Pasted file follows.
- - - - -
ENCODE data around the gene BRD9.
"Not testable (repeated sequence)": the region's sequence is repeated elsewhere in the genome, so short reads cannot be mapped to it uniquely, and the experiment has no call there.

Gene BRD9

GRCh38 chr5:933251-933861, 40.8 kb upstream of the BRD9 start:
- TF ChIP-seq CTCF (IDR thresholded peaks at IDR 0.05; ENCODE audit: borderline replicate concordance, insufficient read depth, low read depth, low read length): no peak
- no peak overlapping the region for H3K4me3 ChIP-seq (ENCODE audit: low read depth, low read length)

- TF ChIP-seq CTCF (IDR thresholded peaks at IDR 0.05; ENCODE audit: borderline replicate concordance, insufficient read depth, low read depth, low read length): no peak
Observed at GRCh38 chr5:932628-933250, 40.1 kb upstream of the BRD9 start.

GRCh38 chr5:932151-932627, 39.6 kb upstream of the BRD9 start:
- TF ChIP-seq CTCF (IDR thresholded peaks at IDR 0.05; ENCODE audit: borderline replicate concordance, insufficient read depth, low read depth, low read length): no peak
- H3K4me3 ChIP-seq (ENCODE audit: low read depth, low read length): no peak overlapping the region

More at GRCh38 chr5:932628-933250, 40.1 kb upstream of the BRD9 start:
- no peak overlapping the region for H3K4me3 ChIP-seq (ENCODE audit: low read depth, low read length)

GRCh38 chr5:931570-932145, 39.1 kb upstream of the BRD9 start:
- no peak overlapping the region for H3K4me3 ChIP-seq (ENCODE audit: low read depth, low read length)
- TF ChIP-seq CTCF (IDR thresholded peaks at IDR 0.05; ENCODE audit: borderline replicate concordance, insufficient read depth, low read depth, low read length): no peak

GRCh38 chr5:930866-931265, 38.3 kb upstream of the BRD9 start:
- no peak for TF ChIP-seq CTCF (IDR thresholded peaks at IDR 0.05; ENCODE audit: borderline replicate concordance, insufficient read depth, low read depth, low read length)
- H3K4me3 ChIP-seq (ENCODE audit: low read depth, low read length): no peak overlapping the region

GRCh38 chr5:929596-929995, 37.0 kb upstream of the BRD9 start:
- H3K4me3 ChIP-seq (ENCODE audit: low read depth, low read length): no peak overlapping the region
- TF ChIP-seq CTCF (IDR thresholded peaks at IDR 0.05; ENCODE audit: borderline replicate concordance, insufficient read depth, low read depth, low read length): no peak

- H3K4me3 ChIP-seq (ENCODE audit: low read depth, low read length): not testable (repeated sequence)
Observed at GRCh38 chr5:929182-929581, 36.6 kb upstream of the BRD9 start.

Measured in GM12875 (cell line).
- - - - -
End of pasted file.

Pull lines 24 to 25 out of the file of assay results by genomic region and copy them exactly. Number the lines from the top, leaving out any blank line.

Observed at GRCh38 chr5:929182-929581, 36.6 kb upstream of the BRD9 start.

Measured in GM12875 (cell line).